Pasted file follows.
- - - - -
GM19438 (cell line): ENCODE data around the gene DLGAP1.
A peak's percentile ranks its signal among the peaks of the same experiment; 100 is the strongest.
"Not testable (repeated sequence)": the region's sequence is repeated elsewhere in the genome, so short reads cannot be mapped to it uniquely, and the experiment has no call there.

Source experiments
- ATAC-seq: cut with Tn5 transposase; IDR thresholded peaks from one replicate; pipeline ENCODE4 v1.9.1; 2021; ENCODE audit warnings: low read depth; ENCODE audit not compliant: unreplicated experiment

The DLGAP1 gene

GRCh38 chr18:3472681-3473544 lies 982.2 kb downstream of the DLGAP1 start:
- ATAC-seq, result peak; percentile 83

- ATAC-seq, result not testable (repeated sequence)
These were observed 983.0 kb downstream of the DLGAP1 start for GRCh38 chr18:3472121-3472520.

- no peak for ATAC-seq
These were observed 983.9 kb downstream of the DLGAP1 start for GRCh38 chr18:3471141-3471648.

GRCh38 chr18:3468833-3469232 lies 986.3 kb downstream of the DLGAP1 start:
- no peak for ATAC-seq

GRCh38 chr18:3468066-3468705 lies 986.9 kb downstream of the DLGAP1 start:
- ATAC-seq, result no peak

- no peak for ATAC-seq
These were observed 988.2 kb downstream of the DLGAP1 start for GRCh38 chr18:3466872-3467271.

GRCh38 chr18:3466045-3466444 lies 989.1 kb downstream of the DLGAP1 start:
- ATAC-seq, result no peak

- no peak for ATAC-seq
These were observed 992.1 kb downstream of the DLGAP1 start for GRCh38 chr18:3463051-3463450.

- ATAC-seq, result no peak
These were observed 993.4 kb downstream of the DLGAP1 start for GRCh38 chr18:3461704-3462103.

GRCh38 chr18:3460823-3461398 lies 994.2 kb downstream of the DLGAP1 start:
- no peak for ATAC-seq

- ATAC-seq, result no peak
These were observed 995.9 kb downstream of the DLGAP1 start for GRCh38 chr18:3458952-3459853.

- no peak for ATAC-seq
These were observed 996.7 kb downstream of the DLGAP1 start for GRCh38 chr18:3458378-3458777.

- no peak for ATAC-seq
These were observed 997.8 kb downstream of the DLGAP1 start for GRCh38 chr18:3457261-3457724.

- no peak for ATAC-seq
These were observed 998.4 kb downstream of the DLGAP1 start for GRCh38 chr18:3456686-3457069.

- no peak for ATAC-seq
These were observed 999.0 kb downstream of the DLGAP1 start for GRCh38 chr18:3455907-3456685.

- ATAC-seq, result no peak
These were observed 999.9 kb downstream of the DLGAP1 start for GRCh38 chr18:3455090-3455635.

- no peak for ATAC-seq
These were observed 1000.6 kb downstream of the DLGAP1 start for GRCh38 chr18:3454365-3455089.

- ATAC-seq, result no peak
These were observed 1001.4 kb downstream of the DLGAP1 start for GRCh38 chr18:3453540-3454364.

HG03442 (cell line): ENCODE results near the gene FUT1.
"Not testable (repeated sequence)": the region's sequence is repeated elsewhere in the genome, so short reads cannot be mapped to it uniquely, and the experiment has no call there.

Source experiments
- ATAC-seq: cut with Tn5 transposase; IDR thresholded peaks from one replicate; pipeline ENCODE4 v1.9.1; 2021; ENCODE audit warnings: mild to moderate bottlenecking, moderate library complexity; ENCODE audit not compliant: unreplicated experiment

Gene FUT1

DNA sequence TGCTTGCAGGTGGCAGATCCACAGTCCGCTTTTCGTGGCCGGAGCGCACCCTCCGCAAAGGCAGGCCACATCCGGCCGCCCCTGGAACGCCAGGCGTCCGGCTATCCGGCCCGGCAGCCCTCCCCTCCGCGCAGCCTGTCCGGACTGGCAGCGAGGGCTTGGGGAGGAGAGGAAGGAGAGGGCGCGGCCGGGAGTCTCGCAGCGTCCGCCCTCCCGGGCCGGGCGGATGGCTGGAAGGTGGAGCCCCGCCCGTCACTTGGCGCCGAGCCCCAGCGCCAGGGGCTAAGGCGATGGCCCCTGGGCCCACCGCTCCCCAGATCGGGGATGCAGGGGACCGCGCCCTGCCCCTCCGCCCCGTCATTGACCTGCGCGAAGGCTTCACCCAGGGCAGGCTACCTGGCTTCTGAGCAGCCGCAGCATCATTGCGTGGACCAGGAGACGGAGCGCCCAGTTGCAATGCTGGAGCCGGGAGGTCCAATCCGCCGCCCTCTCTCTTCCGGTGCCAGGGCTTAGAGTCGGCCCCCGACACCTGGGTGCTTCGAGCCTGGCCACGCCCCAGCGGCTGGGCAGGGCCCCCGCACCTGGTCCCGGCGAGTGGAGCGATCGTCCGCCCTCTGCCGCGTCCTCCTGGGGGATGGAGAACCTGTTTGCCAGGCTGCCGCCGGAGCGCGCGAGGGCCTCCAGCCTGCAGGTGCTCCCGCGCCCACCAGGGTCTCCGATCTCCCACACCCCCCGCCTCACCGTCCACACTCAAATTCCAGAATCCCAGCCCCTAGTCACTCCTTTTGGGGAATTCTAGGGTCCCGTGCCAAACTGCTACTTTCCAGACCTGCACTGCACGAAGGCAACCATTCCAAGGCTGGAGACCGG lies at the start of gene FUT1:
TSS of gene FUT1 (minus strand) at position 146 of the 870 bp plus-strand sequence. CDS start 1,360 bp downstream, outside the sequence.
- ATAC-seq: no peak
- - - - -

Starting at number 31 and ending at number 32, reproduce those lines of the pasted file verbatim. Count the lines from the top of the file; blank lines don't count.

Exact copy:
- no peak for ATAC-seq
These were observed 997.8 kb downstream of the DLGAP1 start for GRCh38 chr18:3457261-3457724.